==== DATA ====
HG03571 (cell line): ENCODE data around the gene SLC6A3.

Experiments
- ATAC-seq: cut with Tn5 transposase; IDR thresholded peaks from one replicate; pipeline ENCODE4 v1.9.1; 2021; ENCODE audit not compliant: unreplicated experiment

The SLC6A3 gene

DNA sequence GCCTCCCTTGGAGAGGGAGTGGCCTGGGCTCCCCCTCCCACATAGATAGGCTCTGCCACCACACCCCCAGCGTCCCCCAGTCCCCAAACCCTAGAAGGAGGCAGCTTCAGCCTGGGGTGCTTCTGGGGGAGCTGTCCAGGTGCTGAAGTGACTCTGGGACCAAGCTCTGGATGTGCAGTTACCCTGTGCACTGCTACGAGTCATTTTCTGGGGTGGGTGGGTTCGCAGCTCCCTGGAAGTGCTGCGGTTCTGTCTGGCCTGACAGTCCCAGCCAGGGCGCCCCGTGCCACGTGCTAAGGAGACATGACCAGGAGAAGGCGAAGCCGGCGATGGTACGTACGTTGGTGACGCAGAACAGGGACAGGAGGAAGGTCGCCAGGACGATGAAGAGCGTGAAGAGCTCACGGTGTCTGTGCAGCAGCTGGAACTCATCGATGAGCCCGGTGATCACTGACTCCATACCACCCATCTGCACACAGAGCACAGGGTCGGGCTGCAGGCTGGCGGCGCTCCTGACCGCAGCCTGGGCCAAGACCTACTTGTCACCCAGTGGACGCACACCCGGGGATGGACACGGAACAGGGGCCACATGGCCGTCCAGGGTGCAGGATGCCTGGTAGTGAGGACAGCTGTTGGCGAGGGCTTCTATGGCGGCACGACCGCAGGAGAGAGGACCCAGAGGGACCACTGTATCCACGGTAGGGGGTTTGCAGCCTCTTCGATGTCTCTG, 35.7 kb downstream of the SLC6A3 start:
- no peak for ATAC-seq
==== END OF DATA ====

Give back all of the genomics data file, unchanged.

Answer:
HG03571 (cell line): ENCODE data around the gene SLC6A3.

Experiments
- ATAC-seq: cut with Tn5 transposase; IDR thresholded peaks from one replicate; pipeline ENCODE4 v1.9.1; 2021; ENCODE audit not compliant: unreplicated experiment

The SLC6A3 gene

DNA sequence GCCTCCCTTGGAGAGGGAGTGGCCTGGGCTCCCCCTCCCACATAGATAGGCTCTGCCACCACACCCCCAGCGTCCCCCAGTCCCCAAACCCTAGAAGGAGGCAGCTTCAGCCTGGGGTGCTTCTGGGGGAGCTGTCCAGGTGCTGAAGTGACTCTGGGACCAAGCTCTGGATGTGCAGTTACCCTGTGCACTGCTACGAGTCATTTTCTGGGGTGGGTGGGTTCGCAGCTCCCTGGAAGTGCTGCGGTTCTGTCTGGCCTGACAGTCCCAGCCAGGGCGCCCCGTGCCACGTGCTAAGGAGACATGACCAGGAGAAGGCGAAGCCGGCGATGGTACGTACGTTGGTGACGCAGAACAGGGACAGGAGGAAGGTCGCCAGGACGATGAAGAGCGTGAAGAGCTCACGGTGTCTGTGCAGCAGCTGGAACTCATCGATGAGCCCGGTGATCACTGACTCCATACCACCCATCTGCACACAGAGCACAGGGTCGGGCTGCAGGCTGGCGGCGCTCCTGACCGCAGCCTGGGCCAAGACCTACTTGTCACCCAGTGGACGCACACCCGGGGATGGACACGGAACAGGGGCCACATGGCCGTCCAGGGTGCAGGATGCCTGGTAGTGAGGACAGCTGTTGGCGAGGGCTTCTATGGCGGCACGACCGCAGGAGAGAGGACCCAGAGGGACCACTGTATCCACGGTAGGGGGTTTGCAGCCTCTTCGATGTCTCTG, 35.7 kb downstream of the SLC6A3 start:
- no peak for ATAC-seq